Monday, 6 August 2012


Finished August 4
Gold by Chris Cleave

I was a little reluctant to start this novel as I'm not a big sports fan, but boy am I glad I read it. The plot does revolve around 2 British women, Olympic-level cyclists, but it is about them as people. That's not to see I didn't learn a lot about competitive cycling that I didn't know (admittedly I didn't know much), because there is definitely information on that here, but it is woven seamlessly into the plot. We see the training, the structure and support behind the competitors, and the long road to success.
Kate and Zoe are the two women, and they met at the age of nineteen at a national training program in track cycling, the kind that is done in the velodrome, where they also began training with their coach Tom, and met Jack, Kate's future partner.
As the book begins, they are 24 and Zoe, Jack, and Tom are at the Athens Olympics, while Kate is back in England with baby Sophie. The book goes forward from there, with the background story brought in through the characters' looking back. The main action takes place in the lead up to the 2012 London Olympics, with both Zoe and Kate training for the events, Zoe struggling with her drive, her history, and her fame, and Kate struggling to continue to be a good mother to her fragile daughter.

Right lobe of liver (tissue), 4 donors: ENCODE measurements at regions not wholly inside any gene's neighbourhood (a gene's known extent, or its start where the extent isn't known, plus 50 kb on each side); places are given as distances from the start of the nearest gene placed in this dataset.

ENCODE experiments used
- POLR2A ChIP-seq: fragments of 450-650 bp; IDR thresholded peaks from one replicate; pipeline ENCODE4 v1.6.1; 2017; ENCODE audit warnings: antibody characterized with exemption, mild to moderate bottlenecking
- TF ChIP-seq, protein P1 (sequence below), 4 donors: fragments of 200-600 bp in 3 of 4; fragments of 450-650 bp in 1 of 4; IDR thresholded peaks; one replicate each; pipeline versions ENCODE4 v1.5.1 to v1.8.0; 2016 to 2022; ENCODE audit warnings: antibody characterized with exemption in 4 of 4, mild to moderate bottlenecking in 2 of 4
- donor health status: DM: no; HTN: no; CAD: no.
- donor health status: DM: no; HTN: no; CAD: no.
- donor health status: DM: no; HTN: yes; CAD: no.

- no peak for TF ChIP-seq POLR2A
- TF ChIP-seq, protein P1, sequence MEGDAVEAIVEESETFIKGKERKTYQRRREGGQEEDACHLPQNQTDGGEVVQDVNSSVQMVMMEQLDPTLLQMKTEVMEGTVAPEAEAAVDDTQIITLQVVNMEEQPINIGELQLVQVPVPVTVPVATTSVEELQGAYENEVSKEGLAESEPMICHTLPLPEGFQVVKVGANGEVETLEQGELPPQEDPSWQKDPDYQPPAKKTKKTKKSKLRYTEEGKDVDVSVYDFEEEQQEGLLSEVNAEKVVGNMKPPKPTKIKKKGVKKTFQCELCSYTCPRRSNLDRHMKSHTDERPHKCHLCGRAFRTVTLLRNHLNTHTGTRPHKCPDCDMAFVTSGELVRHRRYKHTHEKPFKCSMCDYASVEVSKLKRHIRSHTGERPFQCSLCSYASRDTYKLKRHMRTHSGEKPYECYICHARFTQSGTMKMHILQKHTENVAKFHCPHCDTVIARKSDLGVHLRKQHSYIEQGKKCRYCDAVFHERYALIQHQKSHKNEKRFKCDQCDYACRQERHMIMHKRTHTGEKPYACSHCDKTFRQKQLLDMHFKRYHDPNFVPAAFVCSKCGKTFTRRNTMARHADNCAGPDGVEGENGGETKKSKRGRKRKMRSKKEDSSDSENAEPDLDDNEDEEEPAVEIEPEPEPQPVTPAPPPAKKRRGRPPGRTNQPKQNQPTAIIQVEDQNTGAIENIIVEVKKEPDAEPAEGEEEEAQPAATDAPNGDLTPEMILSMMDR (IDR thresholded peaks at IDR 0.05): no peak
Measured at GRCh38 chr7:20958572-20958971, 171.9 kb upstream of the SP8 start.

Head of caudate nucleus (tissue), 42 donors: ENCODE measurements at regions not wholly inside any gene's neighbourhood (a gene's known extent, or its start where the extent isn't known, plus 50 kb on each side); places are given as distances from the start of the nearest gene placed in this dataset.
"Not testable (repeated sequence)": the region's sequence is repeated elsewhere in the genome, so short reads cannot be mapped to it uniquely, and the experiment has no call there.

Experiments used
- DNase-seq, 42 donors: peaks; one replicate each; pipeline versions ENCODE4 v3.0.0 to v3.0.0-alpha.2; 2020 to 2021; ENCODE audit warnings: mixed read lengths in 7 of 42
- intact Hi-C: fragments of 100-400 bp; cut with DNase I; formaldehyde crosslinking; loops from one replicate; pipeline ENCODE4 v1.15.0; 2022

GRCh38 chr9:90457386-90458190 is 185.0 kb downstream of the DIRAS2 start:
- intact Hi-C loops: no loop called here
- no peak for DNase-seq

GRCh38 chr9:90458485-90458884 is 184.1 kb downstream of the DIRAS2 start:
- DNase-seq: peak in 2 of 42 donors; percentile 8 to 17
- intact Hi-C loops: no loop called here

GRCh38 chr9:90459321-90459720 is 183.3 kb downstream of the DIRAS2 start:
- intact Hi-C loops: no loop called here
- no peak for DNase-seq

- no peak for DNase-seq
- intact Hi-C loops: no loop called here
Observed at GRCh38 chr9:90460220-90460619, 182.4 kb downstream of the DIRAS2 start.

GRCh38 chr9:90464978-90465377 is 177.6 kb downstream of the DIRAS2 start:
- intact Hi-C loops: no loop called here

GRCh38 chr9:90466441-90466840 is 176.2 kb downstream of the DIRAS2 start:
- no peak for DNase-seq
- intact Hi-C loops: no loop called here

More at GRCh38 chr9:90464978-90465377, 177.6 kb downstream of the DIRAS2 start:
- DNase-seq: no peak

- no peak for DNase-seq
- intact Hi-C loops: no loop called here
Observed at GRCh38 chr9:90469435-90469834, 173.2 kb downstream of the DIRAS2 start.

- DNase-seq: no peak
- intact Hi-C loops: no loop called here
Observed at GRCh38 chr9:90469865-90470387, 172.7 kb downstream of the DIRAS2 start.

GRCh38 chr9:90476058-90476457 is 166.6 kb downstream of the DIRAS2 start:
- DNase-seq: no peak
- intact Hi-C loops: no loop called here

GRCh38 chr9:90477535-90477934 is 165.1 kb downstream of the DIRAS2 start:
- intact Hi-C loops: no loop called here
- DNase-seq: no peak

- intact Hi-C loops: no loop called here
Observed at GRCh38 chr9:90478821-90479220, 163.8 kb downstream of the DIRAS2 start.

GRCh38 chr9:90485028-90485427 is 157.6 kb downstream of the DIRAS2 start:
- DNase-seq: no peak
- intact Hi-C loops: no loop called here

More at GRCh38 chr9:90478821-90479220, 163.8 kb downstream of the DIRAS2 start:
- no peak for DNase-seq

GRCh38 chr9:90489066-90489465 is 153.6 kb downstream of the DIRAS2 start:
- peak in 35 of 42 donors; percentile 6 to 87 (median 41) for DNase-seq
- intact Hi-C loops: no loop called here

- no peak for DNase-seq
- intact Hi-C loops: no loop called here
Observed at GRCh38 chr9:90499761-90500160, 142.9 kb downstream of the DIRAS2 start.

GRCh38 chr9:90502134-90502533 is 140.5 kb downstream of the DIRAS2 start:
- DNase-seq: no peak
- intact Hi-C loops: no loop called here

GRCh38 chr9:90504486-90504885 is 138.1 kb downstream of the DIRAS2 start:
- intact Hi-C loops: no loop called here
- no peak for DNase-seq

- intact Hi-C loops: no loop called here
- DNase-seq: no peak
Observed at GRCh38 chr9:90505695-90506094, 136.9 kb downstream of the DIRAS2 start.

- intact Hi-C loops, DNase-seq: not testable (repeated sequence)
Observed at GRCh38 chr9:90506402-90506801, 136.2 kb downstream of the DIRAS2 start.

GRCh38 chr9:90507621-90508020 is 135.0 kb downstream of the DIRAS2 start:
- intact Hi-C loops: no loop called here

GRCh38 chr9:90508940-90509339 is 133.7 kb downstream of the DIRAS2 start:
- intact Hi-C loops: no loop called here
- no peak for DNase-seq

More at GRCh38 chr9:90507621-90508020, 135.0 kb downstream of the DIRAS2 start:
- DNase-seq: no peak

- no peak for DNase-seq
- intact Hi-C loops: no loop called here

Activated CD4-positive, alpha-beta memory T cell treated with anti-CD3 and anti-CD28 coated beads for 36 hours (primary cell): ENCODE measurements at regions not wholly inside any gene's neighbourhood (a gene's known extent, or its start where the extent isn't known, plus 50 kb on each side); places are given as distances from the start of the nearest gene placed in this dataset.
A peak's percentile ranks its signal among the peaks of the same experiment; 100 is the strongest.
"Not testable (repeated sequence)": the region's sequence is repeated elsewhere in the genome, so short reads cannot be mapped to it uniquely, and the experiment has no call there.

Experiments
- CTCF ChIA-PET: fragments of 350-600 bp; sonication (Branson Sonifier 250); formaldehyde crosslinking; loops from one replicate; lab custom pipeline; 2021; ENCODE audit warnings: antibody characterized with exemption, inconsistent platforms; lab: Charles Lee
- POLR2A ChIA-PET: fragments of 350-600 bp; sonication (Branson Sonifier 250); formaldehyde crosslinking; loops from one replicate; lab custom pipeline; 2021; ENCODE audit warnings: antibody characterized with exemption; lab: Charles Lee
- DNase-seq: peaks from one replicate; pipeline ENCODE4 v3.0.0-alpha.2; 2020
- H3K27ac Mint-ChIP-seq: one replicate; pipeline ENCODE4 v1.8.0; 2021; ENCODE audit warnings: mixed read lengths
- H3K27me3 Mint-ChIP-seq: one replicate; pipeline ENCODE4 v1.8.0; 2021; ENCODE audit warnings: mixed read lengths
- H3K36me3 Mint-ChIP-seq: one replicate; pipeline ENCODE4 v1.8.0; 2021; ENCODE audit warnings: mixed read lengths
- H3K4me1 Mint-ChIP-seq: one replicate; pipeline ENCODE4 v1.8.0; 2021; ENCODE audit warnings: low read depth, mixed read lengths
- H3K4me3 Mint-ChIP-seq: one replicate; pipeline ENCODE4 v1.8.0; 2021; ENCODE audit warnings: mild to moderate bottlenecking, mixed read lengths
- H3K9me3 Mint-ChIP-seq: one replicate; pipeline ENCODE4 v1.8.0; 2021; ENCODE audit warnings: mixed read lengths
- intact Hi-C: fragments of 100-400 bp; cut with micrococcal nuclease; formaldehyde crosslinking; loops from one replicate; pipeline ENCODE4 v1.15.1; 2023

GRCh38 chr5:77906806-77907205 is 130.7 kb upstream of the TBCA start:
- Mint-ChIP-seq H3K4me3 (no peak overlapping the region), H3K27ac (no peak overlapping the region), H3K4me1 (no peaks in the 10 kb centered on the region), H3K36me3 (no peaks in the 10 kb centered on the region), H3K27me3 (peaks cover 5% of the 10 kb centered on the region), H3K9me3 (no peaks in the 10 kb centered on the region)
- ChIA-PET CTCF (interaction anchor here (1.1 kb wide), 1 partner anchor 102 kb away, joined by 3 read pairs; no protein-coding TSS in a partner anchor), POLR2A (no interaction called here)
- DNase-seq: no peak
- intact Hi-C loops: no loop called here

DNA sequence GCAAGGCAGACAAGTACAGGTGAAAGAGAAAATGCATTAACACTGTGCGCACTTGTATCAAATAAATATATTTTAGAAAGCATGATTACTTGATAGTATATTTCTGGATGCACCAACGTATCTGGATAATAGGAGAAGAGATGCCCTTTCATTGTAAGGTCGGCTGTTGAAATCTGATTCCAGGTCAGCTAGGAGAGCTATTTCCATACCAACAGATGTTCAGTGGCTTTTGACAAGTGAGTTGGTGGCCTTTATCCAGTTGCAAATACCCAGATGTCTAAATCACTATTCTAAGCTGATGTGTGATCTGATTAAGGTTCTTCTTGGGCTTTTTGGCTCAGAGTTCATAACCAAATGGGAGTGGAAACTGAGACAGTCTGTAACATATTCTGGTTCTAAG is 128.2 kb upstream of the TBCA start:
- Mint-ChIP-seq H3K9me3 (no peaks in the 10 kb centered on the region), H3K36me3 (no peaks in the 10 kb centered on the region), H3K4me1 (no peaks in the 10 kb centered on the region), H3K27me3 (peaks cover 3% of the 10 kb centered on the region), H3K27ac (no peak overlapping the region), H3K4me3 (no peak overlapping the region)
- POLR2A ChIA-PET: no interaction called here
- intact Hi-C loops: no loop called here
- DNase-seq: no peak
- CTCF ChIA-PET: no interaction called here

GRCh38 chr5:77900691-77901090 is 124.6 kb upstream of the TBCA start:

For both women, this is their last chance at an Olympics. Next time, their age will mean they won't be able to vie against younger competitors. We see Zoe as she struggles with her emotions, her anger, her guilt, her strong competitive drive that has her taking crazy risks, even off the track.
Kate is a natural rider and has the drive, but has been sidetracked before by her love and concern for her family. Jack tries to be a good father, but Kate isn't always willing to step away, and Jack often feels that he is more the fun parent. Sophie has health issues, but she wants her parents to do well too, and hides the extent of her illness when she can.
This book is about drive, friendships, love, and just being human. The characters come alive for us as complex people, not just the Olympic stars we see in the news. A great read.

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